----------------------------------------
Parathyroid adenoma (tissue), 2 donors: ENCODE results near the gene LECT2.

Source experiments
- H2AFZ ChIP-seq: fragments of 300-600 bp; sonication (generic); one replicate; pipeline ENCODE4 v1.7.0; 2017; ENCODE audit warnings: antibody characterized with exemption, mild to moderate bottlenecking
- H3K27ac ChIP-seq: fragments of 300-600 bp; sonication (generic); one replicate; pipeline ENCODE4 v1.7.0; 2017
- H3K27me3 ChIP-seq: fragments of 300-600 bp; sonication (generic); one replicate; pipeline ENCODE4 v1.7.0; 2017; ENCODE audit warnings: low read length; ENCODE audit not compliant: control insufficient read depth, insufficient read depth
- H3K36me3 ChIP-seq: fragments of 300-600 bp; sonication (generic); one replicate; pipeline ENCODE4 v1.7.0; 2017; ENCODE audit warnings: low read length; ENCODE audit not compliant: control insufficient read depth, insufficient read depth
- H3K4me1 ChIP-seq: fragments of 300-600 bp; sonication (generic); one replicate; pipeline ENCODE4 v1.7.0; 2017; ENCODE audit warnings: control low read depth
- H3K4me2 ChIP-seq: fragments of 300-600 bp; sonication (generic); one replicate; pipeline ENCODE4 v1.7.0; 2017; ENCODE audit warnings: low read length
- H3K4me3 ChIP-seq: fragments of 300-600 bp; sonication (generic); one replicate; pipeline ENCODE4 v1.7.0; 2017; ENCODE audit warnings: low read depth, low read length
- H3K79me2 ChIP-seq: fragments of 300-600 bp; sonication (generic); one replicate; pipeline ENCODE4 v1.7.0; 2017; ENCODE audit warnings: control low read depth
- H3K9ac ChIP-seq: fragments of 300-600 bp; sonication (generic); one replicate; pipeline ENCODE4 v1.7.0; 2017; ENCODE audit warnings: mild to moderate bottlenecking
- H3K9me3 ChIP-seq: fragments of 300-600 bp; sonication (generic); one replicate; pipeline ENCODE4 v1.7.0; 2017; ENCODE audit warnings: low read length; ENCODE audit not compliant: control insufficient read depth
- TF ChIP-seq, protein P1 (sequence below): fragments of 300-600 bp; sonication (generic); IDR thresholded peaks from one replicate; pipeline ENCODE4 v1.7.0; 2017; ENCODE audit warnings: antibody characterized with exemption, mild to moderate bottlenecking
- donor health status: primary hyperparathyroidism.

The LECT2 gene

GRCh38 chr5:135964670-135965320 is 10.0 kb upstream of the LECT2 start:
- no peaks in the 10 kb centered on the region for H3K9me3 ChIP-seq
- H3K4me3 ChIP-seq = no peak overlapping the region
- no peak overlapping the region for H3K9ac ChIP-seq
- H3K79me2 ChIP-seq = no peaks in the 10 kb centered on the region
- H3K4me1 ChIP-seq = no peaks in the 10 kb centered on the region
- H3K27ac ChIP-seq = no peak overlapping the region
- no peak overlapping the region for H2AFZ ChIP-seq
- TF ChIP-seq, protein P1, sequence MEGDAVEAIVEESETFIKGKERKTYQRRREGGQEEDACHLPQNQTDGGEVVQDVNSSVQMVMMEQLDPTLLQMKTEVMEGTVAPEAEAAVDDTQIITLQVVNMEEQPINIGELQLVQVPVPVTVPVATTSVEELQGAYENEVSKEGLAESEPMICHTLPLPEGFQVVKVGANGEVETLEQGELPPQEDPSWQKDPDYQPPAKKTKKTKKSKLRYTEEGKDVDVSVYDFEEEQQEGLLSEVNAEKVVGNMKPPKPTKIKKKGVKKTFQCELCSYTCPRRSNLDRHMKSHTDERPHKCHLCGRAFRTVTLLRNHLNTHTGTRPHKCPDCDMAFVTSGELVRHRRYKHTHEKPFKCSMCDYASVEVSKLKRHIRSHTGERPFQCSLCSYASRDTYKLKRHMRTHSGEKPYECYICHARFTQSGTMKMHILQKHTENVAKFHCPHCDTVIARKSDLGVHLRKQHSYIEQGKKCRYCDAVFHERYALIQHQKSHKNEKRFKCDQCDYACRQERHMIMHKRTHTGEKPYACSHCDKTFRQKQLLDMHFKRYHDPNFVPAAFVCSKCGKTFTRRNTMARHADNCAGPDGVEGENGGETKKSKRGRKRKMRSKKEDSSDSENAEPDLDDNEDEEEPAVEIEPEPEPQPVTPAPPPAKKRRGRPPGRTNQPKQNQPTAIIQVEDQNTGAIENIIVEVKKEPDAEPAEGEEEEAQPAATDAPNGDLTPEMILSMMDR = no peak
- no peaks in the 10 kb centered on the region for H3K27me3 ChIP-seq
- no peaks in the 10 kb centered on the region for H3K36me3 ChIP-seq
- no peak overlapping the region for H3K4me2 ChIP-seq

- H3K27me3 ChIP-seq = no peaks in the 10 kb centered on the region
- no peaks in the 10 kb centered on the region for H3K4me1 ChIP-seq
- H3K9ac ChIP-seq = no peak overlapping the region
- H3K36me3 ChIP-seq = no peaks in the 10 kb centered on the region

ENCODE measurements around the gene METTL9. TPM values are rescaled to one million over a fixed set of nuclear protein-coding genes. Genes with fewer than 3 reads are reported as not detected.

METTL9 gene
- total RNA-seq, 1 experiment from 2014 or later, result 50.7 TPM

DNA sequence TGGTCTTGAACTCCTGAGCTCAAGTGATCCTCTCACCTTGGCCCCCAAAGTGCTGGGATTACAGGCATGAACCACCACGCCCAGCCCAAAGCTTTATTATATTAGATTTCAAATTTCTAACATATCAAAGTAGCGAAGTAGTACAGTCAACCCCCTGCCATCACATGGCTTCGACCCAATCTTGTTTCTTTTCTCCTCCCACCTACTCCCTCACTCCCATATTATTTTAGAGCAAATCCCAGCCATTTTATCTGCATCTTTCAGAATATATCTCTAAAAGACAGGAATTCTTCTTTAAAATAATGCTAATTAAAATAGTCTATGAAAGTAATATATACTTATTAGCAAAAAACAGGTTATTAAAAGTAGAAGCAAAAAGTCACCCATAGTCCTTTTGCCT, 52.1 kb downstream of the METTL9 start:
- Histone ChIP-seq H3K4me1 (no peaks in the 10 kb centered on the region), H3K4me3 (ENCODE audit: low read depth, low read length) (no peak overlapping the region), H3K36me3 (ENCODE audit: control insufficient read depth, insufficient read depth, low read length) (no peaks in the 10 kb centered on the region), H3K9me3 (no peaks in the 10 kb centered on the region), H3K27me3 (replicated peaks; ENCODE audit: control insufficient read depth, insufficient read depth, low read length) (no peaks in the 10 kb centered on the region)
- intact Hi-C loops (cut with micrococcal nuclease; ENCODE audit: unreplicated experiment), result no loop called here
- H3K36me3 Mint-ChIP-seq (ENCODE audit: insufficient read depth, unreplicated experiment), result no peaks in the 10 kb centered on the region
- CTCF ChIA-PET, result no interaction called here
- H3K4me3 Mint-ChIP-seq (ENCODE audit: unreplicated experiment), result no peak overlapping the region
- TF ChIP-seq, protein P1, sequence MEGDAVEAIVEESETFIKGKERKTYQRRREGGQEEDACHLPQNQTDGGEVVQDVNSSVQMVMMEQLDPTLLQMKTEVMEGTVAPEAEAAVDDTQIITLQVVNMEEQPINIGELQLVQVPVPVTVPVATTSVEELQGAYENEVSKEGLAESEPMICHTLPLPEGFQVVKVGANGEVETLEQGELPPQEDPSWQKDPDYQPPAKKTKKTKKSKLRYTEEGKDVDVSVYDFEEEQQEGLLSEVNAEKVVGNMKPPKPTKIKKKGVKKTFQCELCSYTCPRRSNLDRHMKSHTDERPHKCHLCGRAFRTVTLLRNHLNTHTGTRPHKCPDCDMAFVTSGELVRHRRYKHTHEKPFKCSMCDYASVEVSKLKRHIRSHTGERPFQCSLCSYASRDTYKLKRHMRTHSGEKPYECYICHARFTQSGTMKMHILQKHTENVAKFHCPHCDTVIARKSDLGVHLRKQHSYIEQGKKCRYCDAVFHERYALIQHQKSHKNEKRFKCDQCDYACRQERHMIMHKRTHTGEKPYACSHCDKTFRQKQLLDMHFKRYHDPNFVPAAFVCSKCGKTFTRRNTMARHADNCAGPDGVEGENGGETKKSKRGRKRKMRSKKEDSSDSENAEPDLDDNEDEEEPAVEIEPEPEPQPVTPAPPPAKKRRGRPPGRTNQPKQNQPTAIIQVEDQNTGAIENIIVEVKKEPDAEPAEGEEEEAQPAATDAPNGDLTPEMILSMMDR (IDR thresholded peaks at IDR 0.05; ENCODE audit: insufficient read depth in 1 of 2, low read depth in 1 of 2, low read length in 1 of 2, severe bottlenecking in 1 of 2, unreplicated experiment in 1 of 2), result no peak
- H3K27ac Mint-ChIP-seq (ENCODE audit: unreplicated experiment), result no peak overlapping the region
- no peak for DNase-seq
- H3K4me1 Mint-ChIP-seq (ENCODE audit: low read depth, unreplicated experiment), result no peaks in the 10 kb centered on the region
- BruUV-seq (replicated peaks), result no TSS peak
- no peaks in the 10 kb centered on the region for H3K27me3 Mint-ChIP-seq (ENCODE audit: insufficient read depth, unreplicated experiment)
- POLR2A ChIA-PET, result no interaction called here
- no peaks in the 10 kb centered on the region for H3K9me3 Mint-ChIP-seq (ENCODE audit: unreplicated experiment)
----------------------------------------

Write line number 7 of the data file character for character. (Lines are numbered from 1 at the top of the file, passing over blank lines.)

- H3K4me1 ChIP-seq: fragments of 300-600 bp; sonication (generic); one replicate; pipeline ENCODE4 v1.7.0; 2017; ENCODE audit warnings: control low read depth